Tuesday, April 04, 2006

National Death Wish

Young people make impassioned pleas to be heard and respected. They march, wave flags, burn cars, in frustration over their lack of prospects. Meanwhile, Villepin fans the flames by publicly hobnobbing with the rich and powerful, champagne glass in hand. And so the cycle goes, with each iteration inching closer to complete meltdown. The French seem bent on committing slow suicide.

The problem is that the desperate and highly sympathetic youth in the street is asking for the wrong things. In solidarity with the labour unions, he wants lifetime job security while only having to work 35 hours per week (and only those 43 weeks he actually has to work). The tragedy of the workers and students is that they seem to have internalized the idea that work is a bad thing. (And, Americans, don't laugh--we invented a restaurant chain called Thank God It's Friday!) They have taken the spirit of worker empowerment and turned it into a right not to have to work. Just who do they think will produce the stuff and perform the services that make their lives so comfortable in the first place?

One short-term solution is to outsource it all to the third world. Outsourcing, of course, the worst sin of all. Leaving that aside, even if they were contract it all out to people from developing countries, where is the money going to come from to pay for stuff? The decline will just spiral more rapidly out of control. How is it that at least 60% of these people don't understand this? We are no longer talking about masses of exploited workers, slaving away under the watch of robber barons. We are talking about a country that survived some horrific tragedies to make itself, partly through hard work and resilience, into one of the richest and most desirable places in the world to live.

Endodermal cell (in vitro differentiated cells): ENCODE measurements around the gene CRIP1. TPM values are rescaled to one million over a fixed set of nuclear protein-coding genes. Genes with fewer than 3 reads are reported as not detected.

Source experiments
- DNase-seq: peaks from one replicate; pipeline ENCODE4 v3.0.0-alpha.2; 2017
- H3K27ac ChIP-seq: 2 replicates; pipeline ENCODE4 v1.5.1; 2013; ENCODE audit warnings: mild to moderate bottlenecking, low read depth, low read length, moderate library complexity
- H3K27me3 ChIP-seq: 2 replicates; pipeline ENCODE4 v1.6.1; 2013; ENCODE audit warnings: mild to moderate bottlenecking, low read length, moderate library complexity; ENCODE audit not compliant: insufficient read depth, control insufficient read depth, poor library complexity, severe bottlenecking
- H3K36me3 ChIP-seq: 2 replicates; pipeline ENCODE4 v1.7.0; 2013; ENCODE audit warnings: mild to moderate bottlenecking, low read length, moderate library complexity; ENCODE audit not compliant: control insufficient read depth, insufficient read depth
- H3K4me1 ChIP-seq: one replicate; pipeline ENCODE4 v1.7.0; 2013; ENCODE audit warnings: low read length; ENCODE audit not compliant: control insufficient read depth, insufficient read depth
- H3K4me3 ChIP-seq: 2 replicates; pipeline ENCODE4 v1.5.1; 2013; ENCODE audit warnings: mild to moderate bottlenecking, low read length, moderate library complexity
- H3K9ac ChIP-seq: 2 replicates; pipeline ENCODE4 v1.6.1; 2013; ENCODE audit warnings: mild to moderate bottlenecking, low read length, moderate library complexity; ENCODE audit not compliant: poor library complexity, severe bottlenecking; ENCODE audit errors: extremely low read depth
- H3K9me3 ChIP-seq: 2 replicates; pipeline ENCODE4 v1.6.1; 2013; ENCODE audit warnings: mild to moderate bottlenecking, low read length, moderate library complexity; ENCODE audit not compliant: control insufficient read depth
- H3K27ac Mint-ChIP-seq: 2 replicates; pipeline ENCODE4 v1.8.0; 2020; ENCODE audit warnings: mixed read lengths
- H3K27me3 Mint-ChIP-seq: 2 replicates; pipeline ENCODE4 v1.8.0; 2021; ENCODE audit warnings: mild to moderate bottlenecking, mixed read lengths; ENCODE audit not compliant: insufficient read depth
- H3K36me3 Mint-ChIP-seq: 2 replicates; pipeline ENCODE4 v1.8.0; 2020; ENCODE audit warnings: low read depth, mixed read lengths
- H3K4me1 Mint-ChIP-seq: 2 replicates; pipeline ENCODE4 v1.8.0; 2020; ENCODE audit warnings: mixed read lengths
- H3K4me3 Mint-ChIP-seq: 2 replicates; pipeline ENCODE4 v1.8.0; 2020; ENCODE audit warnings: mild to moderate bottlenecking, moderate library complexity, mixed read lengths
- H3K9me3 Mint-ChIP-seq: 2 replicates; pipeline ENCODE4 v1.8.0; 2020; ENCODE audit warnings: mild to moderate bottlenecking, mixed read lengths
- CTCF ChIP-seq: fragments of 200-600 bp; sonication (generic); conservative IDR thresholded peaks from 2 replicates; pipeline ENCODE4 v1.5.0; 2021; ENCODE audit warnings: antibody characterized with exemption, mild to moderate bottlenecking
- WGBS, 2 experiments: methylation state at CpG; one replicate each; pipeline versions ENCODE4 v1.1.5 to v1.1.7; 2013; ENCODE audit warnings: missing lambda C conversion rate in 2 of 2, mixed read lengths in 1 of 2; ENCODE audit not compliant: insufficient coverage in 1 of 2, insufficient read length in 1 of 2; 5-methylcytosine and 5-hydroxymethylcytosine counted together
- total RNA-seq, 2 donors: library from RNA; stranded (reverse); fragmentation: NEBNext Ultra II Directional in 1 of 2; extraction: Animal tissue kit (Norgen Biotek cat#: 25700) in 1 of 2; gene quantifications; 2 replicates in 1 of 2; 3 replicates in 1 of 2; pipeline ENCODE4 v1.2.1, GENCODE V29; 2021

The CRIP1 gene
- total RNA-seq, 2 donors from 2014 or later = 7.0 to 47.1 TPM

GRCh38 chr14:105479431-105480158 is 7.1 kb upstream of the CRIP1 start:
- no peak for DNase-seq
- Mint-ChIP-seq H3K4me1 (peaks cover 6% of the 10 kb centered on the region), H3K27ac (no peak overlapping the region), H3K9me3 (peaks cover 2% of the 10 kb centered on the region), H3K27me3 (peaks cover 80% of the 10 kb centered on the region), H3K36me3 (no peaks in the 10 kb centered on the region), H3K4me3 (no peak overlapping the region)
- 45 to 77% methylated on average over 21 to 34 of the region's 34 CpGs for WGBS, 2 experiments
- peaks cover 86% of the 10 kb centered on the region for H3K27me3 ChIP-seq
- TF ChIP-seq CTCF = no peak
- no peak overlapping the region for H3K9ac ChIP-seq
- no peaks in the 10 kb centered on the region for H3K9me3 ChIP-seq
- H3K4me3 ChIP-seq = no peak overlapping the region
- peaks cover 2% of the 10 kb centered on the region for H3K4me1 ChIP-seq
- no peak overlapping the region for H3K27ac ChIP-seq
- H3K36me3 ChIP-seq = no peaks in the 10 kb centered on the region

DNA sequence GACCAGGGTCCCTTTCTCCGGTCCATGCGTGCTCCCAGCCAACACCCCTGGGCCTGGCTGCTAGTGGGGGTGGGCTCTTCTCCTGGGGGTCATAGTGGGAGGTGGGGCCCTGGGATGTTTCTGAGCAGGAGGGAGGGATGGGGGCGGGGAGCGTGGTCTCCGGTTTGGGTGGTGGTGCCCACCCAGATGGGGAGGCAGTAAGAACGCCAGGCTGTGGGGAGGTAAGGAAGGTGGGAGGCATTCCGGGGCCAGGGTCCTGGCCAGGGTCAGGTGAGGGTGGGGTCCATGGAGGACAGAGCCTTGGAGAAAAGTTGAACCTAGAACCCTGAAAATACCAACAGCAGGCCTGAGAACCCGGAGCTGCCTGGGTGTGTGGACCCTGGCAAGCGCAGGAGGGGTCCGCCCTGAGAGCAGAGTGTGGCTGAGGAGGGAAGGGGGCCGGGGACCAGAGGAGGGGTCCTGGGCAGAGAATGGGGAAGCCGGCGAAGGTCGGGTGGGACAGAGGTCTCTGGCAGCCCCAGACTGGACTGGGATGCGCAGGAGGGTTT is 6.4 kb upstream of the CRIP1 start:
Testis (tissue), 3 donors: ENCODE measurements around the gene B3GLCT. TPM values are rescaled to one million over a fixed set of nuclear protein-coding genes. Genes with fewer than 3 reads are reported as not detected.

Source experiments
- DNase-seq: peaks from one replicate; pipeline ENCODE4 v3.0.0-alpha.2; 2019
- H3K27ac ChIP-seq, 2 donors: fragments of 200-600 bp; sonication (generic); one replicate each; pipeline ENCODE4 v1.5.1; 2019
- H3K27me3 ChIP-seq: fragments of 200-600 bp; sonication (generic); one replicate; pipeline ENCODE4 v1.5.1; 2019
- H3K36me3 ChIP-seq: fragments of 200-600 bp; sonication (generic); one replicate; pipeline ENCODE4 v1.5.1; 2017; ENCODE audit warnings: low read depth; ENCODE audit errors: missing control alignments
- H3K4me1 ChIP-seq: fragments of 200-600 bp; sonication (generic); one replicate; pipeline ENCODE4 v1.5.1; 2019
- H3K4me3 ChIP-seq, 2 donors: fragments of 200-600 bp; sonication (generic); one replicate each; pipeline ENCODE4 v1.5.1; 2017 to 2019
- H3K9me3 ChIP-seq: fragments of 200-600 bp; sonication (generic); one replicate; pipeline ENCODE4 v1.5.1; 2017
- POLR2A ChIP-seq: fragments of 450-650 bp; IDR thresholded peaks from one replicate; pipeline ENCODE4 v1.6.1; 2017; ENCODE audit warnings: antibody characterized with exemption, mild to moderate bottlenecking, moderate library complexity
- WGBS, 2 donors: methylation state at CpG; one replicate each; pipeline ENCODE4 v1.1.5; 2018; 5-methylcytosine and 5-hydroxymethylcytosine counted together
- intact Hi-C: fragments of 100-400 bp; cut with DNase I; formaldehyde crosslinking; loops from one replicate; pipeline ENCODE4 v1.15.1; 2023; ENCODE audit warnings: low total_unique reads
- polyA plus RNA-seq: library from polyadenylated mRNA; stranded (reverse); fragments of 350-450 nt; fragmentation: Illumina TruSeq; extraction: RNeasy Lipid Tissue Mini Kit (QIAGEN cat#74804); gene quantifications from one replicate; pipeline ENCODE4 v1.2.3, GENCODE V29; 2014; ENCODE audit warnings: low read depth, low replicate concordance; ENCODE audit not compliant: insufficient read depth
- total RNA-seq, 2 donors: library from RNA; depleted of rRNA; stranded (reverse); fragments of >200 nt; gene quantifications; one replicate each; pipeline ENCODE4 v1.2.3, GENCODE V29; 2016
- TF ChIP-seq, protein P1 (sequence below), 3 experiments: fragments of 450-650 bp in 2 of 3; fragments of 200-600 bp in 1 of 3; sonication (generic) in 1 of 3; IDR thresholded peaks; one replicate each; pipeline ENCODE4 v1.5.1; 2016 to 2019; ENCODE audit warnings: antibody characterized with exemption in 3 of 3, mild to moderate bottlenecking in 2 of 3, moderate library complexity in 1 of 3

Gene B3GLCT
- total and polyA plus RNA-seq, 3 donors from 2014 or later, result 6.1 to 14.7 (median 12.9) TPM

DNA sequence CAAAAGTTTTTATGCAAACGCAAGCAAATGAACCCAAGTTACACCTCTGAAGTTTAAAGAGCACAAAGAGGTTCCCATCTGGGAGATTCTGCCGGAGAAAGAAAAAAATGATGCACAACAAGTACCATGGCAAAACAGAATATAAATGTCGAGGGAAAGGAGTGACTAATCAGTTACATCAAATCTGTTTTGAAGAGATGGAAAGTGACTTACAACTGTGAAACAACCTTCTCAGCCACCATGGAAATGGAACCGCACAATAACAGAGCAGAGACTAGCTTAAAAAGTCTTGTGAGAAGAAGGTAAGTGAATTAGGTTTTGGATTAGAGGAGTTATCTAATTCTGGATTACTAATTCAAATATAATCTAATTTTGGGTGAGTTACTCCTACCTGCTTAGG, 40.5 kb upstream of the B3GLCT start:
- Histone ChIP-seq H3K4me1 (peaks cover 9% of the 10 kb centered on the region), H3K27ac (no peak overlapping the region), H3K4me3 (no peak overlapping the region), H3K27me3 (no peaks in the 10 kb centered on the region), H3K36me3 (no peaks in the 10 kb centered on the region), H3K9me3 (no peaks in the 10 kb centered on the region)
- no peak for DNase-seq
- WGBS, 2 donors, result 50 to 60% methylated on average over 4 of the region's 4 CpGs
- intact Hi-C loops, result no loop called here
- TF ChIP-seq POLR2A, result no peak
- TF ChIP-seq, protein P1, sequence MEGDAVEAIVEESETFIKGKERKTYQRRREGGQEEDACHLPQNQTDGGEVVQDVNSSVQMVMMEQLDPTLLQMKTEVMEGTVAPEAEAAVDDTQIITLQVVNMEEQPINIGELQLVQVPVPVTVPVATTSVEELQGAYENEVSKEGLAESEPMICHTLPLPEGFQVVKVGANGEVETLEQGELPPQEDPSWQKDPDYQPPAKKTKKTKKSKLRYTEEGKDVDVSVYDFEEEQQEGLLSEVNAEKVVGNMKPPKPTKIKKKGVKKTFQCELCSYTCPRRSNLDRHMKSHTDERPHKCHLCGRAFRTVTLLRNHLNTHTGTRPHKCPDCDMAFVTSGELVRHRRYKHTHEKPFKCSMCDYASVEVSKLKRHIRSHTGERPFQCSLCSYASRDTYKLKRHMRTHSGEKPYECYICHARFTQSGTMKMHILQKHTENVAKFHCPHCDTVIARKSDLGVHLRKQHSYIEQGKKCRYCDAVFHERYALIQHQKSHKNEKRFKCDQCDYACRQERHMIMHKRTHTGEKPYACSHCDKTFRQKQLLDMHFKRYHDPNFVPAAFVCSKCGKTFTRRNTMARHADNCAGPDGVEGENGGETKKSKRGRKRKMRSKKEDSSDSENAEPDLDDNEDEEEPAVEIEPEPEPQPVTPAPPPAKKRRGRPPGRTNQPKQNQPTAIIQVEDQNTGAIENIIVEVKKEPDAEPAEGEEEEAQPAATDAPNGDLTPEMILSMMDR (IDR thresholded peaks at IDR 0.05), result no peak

As with so many disputes in today's world, the French dispute over employment laws has become an all-or nothing fight, a struggle not to yield an inch. In part, it reflects the understandable fear that is seeping into the consciousness of many in the industrialized world, the fear that their cushy lives are getting a little less cushy. But to respond to that fear with a complete retreat from competing is, well, suicidal.

3 Comments:

Anonymous Anonymous said...

You must not have to work, or you wouldnt be so contemptuous of people who think "it's a bad thing". Why should people have to accept slavery?

April 07, 2006 4:53 PM  
Blogger Carlos Zapato said...

That's pretty silly--it might have applied in the Age of Coal, but come on, have you been to France? Workers there already have some of the best deals in the world. But my point is, if no one wants to work, who supplies all the stuff that people want? Where do you draw the line? 35 hours? 20 hours? Zero?

And why should anyone have infinite job security until they have at least proven they can do the job well?

April 07, 2006 4:56 PM  
Anonymous Anonymous said...

It's just another nail in the French coffin. Sometimes, we all get angry and would like to suspend the laws of economics. But, we cannot. As usual, the French govt. is acting irresponsibly by caving in to the demands of the students. Now, there will be fewer jobs in France and the students will wonder why?

April 11, 2006 5:59 PM  

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